else{
            buffer[i] = '\0';//c-style string
            i = 0;
            if(!isalpha(buffer[0]))
                continue;//blank line
            else //printf("%s\n",buffer);
                InsertVocabulary(buffer);
        }
    }while(ch != EOF);
    fclose(pFile);
}

void WriteVocabularyTOHashTable(const char *path){
    FILE *pFile;
    pFile = fopen(path, "w");
    if(pFile == NULL)
        perror("Fail to Write\n");
    int i = 0;
    for(; i < HASHSIZE; i++){
        HashNode *ptr = HashTable[i];
        for(; ptr != NULL; ptr = ptr -> next){
            fprintf(pFile, "Vocabulary:%s,Count:%d\n", ptr -> voc, ptr -> freq);
            if(ptr -> next == NULL)
                fprintf(pFile,"\n");
        }
    }
    fclose(pFile);
}

int main(void){
    time_t start, end;
    time(&start);
    ReadVocabularyTOHashTable("test.txt");
    WriteVocabularyTOHashTable("result.txt");
    time(&end);
    double diff = difftime(end,start);
    printf("%.21f seconds.\n", diff); 
    system("pause");
    return 0;     
}
share|improve this question

1 Answer 1

up vote 1 down vote accepted

This is an answer to your first question, sorting by frequency. Every hash node in your table is a distinct vocabulary entry. Some hash to the same code (thus your collision chains) but eventually you have one HashNode for every unique entry. To sort them by frequency with minimal disturbing of your existing code you can use qsort() with a pointer list (or any other sort of your choice) with relative ease.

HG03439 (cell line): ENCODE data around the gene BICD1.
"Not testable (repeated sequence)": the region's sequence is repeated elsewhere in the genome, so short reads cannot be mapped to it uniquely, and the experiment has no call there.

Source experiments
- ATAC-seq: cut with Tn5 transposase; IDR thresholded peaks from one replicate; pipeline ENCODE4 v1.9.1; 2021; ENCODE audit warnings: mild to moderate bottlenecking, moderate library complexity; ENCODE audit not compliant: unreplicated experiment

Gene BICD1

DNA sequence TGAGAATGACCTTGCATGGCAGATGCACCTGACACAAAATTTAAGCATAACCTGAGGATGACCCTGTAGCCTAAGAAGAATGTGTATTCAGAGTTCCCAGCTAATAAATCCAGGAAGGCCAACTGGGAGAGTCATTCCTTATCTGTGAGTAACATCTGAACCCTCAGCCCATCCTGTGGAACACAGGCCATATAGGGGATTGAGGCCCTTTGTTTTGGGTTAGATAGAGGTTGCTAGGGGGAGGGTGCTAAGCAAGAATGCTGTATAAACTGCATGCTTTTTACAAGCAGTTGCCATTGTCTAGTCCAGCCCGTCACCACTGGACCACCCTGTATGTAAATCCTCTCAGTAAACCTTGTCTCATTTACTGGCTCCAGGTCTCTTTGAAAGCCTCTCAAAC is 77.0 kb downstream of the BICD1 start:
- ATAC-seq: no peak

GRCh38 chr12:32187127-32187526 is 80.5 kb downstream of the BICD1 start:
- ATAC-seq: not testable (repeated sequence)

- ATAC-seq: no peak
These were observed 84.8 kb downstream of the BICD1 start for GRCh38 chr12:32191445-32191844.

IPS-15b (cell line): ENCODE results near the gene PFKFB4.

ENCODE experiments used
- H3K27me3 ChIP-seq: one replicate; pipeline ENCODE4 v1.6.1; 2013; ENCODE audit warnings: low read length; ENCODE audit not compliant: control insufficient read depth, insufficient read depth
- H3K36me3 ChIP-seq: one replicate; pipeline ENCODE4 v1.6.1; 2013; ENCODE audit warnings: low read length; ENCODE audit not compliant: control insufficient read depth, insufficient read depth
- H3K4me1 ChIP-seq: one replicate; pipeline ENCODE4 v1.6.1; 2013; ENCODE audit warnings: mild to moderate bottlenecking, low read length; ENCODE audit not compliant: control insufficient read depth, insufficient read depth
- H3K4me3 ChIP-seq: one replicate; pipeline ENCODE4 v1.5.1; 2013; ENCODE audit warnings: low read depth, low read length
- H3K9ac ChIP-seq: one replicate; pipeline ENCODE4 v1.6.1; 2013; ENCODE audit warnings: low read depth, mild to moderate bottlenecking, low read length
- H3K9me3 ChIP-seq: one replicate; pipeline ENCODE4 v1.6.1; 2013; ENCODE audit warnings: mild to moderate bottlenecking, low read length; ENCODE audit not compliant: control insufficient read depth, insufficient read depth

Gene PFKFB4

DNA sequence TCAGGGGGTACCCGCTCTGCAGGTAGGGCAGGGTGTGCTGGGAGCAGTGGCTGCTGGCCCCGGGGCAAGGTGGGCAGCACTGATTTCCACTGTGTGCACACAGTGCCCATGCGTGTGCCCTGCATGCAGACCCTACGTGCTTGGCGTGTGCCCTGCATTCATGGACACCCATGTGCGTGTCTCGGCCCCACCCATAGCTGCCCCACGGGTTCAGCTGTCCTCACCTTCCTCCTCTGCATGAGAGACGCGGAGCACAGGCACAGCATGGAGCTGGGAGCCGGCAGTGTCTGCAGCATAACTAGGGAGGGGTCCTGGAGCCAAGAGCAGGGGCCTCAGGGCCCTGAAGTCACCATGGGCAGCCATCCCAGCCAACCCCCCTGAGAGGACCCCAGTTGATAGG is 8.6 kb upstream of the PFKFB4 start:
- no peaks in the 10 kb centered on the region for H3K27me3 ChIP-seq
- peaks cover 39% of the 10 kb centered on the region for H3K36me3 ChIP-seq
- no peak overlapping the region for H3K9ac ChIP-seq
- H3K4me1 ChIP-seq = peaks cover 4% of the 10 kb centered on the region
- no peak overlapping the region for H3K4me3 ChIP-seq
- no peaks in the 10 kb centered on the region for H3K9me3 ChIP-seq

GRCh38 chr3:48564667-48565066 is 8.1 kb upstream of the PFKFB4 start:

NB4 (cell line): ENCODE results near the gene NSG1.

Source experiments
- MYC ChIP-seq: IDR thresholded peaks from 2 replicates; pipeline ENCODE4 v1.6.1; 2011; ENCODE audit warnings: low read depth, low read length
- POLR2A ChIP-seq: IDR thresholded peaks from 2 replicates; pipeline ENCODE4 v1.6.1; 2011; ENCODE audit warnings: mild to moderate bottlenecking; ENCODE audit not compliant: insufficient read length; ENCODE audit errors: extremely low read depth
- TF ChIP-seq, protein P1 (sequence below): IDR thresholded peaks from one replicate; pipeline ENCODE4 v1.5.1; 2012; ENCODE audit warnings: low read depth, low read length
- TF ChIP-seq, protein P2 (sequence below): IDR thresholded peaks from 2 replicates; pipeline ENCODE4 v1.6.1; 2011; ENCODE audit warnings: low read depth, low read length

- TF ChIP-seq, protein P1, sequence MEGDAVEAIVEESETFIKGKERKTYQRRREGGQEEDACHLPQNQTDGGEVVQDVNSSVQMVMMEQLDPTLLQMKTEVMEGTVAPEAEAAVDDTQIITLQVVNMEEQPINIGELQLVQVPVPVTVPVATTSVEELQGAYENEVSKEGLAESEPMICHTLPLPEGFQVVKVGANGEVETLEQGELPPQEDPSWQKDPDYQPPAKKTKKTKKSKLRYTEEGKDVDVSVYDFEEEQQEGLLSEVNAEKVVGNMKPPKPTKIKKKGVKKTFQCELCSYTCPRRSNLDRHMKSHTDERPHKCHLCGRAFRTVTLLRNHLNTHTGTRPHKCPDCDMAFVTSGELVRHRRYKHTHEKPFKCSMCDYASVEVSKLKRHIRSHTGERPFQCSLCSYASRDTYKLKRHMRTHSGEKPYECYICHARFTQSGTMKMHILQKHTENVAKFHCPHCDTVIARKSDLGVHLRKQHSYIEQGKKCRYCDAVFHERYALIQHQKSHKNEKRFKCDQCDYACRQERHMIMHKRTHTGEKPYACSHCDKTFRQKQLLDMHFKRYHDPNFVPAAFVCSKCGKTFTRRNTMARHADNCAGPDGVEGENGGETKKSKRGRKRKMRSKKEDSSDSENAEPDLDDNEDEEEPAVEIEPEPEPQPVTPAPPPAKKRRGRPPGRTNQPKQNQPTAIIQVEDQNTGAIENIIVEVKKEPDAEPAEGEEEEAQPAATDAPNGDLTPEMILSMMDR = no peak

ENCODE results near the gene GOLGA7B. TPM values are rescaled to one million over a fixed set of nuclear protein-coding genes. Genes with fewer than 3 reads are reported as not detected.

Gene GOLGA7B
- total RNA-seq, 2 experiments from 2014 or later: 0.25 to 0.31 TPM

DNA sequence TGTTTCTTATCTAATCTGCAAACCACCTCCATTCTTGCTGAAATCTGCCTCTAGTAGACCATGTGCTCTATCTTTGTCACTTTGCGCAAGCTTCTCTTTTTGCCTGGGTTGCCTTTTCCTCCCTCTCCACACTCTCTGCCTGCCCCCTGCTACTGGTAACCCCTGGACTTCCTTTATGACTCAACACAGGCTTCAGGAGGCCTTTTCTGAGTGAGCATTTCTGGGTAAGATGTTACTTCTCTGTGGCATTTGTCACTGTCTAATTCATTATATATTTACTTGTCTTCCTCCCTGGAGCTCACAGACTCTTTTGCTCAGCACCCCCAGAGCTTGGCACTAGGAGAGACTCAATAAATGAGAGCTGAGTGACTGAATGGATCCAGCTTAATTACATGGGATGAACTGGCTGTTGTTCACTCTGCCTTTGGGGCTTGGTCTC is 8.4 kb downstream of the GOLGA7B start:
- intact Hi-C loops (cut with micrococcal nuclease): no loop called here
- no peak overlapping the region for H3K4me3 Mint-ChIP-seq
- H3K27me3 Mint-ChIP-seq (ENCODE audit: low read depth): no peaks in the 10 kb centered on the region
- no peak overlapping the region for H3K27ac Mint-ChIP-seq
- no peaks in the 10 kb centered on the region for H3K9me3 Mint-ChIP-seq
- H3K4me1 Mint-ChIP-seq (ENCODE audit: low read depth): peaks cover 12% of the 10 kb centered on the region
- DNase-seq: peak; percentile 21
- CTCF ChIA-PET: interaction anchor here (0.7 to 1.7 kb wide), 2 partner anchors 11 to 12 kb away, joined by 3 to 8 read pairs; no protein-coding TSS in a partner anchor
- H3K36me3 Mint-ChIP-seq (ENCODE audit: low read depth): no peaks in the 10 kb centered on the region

Note: the most efficient way to do this would be to maintain a sorted linked-list during vocab-insert, and you may want to consider that. This code assumes you already have a hash table populated and need to get the frequencies out in sorted order of highest to lowest.

First, keep a running tally of all unique insertions. Simple enough, just add a counter to your allocation subsection:

gVocabCount++; // increment with each unique entry.
ptr = (HashNode*)malloc(sizeof(HashNode));//if doesn't exist, create it
ptr -> freq = 1; 
ptr -> voc = (char*)malloc(strlen(pVoc)+1);